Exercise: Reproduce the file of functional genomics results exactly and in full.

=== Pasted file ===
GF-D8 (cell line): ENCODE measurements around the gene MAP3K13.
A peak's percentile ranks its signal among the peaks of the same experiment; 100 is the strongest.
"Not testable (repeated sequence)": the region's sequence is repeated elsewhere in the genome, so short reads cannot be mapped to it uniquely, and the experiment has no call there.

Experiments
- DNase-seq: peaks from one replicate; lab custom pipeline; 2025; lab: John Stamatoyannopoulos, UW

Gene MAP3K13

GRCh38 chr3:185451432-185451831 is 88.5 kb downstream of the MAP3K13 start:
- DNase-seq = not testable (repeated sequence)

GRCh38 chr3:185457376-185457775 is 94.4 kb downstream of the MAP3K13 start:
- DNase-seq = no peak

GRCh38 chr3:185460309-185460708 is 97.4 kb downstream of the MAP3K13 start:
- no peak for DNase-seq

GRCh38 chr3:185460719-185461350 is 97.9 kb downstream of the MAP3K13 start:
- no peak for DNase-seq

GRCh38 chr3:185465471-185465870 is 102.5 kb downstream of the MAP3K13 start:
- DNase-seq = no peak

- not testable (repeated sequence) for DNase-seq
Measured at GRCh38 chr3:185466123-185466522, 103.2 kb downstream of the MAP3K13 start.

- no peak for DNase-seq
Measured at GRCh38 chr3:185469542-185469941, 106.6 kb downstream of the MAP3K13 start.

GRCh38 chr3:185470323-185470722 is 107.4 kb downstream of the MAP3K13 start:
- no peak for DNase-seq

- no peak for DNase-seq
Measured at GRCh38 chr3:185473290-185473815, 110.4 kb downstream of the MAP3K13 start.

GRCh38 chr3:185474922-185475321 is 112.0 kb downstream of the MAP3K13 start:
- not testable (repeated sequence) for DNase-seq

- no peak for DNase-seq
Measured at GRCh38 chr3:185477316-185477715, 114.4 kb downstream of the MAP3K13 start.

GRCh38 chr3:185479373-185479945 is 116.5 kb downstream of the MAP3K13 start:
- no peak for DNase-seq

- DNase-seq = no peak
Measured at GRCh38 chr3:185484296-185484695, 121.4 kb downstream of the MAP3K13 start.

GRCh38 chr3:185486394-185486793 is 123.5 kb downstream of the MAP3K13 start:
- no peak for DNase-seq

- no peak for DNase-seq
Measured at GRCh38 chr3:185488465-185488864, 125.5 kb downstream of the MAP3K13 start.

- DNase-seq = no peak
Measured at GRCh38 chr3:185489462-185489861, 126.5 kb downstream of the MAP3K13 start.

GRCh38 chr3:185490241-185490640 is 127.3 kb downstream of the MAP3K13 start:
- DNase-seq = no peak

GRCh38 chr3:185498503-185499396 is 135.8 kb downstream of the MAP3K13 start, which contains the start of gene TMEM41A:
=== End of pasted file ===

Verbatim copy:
GF-D8 (cell line): ENCODE measurements around the gene MAP3K13.
A peak's percentile ranks its signal among the peaks of the same experiment; 100 is the strongest.
"Not testable (repeated sequence)": the region's sequence is repeated elsewhere in the genome, so short reads cannot be mapped to it uniquely, and the experiment has no call there.

Experiments
- DNase-seq: peaks from one replicate; lab custom pipeline; 2025; lab: John Stamatoyannopoulos, UW

Gene MAP3K13

GRCh38 chr3:185451432-185451831 is 88.5 kb downstream of the MAP3K13 start:
- DNase-seq = not testable (repeated sequence)

GRCh38 chr3:185457376-185457775 is 94.4 kb downstream of the MAP3K13 start:
- DNase-seq = no peak

GRCh38 chr3:185460309-185460708 is 97.4 kb downstream of the MAP3K13 start:
- no peak for DNase-seq

GRCh38 chr3:185460719-185461350 is 97.9 kb downstream of the MAP3K13 start:
- no peak for DNase-seq

GRCh38 chr3:185465471-185465870 is 102.5 kb downstream of the MAP3K13 start:
- DNase-seq = no peak

- not testable (repeated sequence) for DNase-seq
Measured at GRCh38 chr3:185466123-185466522, 103.2 kb downstream of the MAP3K13 start.

- no peak for DNase-seq
Measured at GRCh38 chr3:185469542-185469941, 106.6 kb downstream of the MAP3K13 start.

GRCh38 chr3:185470323-185470722 is 107.4 kb downstream of the MAP3K13 start:
- no peak for DNase-seq

- no peak for DNase-seq
Measured at GRCh38 chr3:185473290-185473815, 110.4 kb downstream of the MAP3K13 start.

GRCh38 chr3:185474922-185475321 is 112.0 kb downstream of the MAP3K13 start:
- not testable (repeated sequence) for DNase-seq

- no peak for DNase-seq
Measured at GRCh38 chr3:185477316-185477715, 114.4 kb downstream of the MAP3K13 start.

GRCh38 chr3:185479373-185479945 is 116.5 kb downstream of the MAP3K13 start:
- no peak for DNase-seq

- DNase-seq = no peak
Measured at GRCh38 chr3:185484296-185484695, 121.4 kb downstream of the MAP3K13 start.

GRCh38 chr3:185486394-185486793 is 123.5 kb downstream of the MAP3K13 start:
- no peak for DNase-seq

- no peak for DNase-seq
Measured at GRCh38 chr3:185488465-185488864, 125.5 kb downstream of the MAP3K13 start.

- DNase-seq = no peak
Measured at GRCh38 chr3:185489462-185489861, 126.5 kb downstream of the MAP3K13 start.

GRCh38 chr3:185490241-185490640 is 127.3 kb downstream of the MAP3K13 start:
- DNase-seq = no peak

GRCh38 chr3:185498503-185499396 is 135.8 kb downstream of the MAP3K13 start, which contains the start of gene TMEM41A: